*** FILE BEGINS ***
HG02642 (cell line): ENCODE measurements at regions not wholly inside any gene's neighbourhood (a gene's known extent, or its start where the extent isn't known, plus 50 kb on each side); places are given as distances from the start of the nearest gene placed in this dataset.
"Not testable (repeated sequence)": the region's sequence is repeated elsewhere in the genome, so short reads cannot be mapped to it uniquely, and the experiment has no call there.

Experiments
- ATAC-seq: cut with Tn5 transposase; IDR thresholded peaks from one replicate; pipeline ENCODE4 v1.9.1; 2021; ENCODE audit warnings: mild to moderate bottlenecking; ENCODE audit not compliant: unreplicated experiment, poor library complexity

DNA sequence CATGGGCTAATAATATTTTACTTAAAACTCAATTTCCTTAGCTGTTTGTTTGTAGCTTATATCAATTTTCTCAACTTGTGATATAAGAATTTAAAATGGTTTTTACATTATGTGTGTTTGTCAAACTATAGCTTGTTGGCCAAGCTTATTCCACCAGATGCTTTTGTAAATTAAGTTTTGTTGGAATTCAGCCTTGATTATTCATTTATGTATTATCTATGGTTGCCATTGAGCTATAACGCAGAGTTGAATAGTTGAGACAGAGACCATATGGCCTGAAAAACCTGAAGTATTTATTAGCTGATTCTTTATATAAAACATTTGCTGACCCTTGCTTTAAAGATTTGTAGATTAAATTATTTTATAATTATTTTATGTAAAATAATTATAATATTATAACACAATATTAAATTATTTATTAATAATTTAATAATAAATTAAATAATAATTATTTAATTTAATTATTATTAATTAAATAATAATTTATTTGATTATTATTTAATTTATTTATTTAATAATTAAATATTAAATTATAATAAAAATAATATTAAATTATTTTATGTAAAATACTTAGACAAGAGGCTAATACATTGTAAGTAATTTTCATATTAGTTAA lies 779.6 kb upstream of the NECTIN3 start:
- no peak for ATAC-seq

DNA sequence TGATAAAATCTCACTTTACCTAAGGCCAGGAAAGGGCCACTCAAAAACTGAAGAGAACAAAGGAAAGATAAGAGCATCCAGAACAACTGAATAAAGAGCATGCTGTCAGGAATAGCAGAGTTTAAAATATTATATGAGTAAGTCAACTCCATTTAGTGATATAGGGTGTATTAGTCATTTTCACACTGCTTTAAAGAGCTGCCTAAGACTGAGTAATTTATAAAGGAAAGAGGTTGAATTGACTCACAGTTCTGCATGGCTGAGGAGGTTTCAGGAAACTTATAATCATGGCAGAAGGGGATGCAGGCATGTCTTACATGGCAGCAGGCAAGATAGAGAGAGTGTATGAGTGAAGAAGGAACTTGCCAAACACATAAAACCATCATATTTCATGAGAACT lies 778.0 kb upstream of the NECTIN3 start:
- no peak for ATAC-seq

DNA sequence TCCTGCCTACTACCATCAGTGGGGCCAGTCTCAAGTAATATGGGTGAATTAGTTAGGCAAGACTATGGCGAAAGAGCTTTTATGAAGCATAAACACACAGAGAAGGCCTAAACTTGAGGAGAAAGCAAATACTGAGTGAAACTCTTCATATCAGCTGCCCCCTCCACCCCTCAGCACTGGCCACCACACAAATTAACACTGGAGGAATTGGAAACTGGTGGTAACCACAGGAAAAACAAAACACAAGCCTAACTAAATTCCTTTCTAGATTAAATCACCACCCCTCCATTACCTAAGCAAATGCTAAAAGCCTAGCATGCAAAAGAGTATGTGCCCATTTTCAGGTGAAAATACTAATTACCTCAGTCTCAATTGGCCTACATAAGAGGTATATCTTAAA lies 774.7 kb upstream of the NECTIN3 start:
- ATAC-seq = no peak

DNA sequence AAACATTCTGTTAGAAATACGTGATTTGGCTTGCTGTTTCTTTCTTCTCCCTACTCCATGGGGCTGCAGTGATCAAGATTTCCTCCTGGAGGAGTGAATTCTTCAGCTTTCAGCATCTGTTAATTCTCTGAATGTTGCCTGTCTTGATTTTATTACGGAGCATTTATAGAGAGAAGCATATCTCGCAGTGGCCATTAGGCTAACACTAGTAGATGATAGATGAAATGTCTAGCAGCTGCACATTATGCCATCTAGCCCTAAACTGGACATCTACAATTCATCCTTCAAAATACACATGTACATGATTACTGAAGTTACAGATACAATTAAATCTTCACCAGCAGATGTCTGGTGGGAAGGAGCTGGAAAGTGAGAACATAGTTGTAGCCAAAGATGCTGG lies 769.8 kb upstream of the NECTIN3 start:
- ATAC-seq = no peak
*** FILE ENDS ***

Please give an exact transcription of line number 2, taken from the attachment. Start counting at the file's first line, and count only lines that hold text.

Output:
"Not testable (repeated sequence)": the region's sequence is repeated elsewhere in the genome, so short reads cannot be mapped to it uniquely, and the experiment has no call there.